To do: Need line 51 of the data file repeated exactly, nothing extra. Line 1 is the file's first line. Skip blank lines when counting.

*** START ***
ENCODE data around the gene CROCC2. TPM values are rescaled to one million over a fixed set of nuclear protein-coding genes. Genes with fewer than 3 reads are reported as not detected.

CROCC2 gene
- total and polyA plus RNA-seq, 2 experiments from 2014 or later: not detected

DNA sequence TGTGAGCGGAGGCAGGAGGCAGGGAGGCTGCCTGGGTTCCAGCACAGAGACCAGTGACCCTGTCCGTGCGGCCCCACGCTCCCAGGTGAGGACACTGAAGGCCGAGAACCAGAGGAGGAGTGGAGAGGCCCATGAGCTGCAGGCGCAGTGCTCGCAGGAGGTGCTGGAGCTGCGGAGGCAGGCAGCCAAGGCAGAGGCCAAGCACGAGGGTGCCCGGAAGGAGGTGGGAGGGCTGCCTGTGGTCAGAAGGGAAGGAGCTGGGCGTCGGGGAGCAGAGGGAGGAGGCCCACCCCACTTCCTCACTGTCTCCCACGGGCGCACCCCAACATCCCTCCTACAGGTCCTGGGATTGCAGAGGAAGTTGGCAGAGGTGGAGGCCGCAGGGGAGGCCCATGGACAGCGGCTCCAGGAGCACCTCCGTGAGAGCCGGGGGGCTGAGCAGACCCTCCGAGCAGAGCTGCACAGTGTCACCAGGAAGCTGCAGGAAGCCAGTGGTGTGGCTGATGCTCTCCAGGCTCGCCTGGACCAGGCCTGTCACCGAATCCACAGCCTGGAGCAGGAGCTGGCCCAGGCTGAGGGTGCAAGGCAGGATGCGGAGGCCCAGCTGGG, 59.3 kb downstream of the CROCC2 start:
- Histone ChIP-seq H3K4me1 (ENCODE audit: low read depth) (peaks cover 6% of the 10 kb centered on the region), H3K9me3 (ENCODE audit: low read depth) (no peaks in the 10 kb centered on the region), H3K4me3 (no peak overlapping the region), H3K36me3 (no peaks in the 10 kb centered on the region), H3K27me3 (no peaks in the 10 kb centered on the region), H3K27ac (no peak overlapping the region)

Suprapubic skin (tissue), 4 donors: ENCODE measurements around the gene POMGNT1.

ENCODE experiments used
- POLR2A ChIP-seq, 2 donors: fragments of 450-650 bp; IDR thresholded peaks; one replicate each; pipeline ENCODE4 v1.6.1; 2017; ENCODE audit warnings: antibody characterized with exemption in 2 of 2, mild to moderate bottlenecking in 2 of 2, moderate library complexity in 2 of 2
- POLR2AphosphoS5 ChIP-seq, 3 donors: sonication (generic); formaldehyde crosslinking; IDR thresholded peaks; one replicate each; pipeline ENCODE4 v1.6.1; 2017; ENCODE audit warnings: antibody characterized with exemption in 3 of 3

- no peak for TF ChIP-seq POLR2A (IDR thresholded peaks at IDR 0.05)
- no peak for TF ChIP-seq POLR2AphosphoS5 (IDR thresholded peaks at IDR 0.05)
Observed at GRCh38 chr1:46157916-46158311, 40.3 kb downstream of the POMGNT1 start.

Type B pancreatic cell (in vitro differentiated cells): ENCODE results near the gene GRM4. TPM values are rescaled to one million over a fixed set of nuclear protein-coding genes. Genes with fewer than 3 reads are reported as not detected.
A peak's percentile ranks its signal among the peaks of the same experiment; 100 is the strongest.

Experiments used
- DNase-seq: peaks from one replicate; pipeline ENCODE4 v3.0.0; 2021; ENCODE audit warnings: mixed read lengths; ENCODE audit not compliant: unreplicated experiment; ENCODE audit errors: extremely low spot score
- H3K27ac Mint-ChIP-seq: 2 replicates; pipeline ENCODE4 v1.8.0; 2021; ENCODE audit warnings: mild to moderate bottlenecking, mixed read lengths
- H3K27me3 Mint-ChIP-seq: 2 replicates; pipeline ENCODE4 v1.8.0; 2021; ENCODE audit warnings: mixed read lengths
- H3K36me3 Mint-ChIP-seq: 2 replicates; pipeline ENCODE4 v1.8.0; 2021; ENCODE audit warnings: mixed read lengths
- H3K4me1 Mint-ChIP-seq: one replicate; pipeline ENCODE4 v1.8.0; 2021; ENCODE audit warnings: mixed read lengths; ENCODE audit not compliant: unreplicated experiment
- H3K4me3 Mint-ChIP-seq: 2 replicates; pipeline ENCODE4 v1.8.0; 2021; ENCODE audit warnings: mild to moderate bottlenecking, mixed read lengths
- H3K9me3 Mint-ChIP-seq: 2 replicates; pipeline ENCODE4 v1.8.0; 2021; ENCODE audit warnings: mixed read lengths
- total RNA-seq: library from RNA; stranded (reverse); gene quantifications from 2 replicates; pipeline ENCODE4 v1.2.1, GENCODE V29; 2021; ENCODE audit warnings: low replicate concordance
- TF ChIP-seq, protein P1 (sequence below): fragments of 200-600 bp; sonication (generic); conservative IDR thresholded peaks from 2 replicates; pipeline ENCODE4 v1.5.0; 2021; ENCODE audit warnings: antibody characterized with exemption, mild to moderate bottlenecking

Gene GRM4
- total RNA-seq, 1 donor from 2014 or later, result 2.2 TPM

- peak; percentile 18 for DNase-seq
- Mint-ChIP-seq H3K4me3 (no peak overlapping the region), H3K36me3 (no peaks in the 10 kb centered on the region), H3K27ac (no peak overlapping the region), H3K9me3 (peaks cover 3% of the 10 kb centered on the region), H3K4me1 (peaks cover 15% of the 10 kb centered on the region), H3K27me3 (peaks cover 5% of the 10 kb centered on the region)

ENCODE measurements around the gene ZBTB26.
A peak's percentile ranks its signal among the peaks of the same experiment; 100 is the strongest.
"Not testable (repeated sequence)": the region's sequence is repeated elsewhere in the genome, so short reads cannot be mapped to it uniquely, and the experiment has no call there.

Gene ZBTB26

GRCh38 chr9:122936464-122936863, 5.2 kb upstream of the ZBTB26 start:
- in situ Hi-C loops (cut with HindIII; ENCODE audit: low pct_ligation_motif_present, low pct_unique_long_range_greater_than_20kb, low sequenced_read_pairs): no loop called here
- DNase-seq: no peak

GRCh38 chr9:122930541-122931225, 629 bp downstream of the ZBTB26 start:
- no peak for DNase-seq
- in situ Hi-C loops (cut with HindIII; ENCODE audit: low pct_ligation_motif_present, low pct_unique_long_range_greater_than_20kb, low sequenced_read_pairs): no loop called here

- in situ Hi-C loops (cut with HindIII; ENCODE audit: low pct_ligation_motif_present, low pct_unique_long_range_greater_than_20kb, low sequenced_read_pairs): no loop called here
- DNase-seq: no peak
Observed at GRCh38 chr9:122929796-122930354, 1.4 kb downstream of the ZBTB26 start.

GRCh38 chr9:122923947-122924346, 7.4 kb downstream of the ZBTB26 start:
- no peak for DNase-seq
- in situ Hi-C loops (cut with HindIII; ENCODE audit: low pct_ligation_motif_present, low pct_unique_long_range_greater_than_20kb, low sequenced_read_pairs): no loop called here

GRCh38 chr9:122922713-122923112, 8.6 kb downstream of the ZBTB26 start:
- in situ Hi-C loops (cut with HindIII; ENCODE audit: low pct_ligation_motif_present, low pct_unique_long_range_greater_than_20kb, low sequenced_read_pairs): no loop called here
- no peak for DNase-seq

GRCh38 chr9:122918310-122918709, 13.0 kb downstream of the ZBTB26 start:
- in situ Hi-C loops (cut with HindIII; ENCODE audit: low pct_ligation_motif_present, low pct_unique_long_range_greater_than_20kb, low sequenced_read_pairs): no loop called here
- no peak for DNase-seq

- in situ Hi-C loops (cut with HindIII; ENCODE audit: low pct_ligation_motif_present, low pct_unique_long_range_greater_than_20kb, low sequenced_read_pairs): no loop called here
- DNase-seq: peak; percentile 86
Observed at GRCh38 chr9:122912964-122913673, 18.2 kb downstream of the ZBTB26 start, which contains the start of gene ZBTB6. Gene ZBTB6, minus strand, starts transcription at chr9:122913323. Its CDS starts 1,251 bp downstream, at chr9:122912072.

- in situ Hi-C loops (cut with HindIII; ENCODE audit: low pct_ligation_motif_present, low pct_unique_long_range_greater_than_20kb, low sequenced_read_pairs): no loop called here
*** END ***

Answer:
- in situ Hi-C loops (cut with HindIII; ENCODE audit: low pct_ligation_motif_present, low pct_unique_long_range_greater_than_20kb, low sequenced_read_pairs): no loop called here